In this TED talk, Dan Gilbert showcases his research that shows that happiness can be synthesized by individuals. So happiness is not some finite resource that needs to be distributed among people, instead one can simply choose to be happy, despite seemingly adverse conditions. This is fascinating, because it provides experimental evidence that happiness has to do not just with our external circumstances (such as GDP per capita), but also with how we process information in our minds. Several religions have the concept of expressing gratitude. The act of being grateful basically synthesizes happiness out of thin air.

# Defining Intelligence

Intelligence is a slippery thing to define. The following definition recently struck me:

That which allows one to maximize happiness over long term.

I like this definition because it is short (c.f. MDL, Occam's Razor), it makes logical sense, and it carries a lot of meaning without going into details of how to be intelligent. It is logical to me because of the following argument: Suppose a person is allowed to life two versions of his life starting from some fixed point in his life. All events and circumstances in the two versions are the same except for actions taken by the person. Then he can be said to be more intelligent in that version of his life in which he achieves greater happiness over the rest of his life.

Intelligence is needed in order to understand what actions will make us happy, for how long, and whether there will be any effects of those actions on our future happiness. Making decisions to maximize cumulative happiness is certainly a non-trivial task. Sometimes one must put oneself through short-term adversity (e.g. graduate school at little on no stipend, or an athlete undergoing gruelling training for a race) to be able to do well later. Sometimes, one decides to undertake an action that provides short term happiness, but at the cost of long term happiness. It takes intelligence to learn to avoid such behaviour n the future.

Modern definitions of intelligence from the scientific and psychology community are incredibly long-winded [Wikipedia]

A very general mental capability that, among other things, involves the ability to reason, plan, solve problems, think abstractly, comprehend complex ideas, learn quickly and learn from experience. It is not merely book learning, a narrow academic skill, or test-taking smarts. Rather, it reflects a broader and deeper capability for comprehending our surroundings—"catching on," "making sense" of things, or "figuring out" what to do.

and:

Individuals differ from one another in their ability to understand complex ideas, to adapt effectively to the environment, to learn from experience, to engage in various forms of reasoning, to overcome obstacles by taking thought. Although these individual differences can be substantial, they are never entirely consistent: a given person's intellectual performance will vary on different occasions, in different domains, as judged by different criteria. Concepts of "intelligence" are attempts to clarify and organize this complex set of phenomena. Although considerable clarity has been achieved in some areas, no such conceptualization has yet answered all the important questions, and none commands universal assent. Indeed, when two dozen prominent theorists were recently asked to define intelligence, they gave two dozen, somewhat different, definitions.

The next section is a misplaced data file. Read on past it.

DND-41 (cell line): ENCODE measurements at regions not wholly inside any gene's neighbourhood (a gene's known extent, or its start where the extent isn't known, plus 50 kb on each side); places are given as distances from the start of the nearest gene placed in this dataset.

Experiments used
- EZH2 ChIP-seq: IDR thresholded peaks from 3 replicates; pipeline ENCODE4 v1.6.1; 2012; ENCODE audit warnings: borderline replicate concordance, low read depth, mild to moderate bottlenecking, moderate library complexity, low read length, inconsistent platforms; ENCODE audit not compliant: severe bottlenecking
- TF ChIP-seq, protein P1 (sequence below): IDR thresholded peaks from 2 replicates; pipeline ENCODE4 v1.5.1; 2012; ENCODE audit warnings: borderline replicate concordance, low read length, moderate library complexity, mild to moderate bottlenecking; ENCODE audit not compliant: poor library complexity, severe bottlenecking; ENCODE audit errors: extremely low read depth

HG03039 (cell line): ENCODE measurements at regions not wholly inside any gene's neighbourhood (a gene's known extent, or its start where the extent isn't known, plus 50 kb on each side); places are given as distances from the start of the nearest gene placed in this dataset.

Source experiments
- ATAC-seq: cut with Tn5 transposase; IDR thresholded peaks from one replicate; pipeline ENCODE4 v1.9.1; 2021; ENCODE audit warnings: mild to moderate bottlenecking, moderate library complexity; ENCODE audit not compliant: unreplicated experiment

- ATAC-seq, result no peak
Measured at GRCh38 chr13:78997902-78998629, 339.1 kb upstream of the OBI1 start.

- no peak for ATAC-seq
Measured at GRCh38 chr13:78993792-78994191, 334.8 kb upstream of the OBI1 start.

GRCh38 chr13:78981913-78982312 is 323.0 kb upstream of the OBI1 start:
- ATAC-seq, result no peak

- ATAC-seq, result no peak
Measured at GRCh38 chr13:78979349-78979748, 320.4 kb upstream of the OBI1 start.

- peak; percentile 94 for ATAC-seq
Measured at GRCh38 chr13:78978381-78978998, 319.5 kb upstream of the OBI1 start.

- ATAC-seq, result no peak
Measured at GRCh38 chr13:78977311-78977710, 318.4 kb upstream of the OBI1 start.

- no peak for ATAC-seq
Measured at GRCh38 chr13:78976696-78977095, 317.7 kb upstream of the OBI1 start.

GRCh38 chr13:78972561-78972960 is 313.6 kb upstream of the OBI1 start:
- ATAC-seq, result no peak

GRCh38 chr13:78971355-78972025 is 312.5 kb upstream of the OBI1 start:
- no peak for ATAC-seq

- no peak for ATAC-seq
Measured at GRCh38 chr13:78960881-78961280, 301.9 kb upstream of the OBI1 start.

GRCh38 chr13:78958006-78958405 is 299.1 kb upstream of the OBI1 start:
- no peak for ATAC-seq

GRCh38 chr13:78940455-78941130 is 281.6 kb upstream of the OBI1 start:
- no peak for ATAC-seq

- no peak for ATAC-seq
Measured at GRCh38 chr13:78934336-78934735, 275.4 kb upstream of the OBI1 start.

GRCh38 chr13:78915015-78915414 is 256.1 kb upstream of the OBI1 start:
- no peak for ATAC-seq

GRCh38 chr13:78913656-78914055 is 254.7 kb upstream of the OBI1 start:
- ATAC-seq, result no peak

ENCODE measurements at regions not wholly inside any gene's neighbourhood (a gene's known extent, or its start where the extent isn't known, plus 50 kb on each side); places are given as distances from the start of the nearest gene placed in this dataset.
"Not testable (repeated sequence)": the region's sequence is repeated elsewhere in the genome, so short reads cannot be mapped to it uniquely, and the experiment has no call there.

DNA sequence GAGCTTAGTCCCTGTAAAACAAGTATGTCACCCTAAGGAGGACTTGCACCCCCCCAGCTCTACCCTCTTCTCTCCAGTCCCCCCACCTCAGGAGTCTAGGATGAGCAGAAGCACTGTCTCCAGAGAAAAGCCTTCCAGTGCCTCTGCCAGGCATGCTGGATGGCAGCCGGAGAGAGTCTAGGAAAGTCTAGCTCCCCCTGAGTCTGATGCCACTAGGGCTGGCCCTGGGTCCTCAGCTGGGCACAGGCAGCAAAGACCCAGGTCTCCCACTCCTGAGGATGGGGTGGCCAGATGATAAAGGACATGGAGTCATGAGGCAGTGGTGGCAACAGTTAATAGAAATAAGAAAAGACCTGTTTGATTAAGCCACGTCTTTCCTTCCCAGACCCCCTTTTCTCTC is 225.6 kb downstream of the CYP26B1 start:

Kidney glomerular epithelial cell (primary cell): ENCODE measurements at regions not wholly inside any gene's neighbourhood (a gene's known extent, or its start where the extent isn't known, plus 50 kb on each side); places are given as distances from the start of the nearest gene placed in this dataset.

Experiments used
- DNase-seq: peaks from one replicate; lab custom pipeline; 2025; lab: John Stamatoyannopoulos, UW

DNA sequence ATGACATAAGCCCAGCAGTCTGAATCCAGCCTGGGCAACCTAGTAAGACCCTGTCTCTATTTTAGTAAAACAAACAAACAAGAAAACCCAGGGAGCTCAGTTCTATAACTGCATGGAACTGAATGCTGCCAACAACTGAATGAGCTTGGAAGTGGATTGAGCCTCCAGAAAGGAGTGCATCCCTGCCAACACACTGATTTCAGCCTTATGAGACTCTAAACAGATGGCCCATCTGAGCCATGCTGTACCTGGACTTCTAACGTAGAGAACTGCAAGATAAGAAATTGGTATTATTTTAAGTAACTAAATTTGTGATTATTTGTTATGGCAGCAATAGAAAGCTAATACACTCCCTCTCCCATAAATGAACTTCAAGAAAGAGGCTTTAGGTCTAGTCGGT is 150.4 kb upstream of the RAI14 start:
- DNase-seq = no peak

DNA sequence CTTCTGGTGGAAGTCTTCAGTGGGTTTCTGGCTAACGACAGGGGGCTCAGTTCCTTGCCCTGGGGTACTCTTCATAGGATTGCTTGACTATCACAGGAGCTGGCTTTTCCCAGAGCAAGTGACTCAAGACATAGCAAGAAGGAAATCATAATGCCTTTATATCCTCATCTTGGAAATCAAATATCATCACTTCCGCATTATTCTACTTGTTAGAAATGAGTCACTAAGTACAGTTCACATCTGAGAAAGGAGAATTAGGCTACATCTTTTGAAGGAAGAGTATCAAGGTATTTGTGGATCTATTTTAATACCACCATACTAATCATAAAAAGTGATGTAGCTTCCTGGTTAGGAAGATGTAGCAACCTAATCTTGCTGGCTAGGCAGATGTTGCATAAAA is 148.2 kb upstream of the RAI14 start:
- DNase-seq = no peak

The same Wikipedia page also lists various different definitions given by researchers. The long-windedness of these definitions is somewhat excusable as an attempt to be all-inclusive and general. But in the end, the notion of intelligence is a man-made model, invented to try and explain phenomena. I think a focus on happiness as the central phenomenon to be explained goes a long way in simplifying our understanding of intelligence.

# Average age of first-time Mothers

The average age of first time mothers in the developed countries of the world has been rising for the last ~40 years.

Here is another plot that shows the rate of occurrence of Down Syndrome, a chromosomal defect, as a function of the age of the mother at the time of child birth.

The curve really starts to shoot up at 30. In the UK, the average age of a first time mother is 30 years. It is well known that the fertility rate in women decreases after the age of 30 and drops rapidly after 35. Older mothers are likely to find it harder to have a baby and if they do, then they run a higher risk of chromosomal defects. Given the possibilities of all these negative consequences, the increase in the average age is a bit disturbing. It seems like there is a hidden cost to more women working and for longer.

Why is it that women are waiting longer before having their first born despite the risks? Most of my hypotheses (of which more than one, or none, may be true) have to do with women working:

• Having invested significantly into an education, greater number of women are entering the workforce, with the desire to be financially independent.
• There is greater financial pressure in families for women to work.
• The policies of workplaces in these countries are not favourable to childbirth. I can see this is true in the US, but I doubt this holds for Wester European countries, which I know have policies favorable to child birth.

One source of further information is the following map, showing the absolute increase, in years, in the age of a first time mother, over the last 40 years, state by state in the US:

This number is highest in the North Eastern states of NY, NJ, MA, CT, etc. The intensity of the colors in the map above correlates well with population density, and with economic activity in general (meaning more working women).  Here are two more plots I came across in a US based study done by P&G, that suggest that at least in the US, employer policies may be responsible.

What would a mother value most from their employers?:

How much guilt to mothers feel about work-life balance?: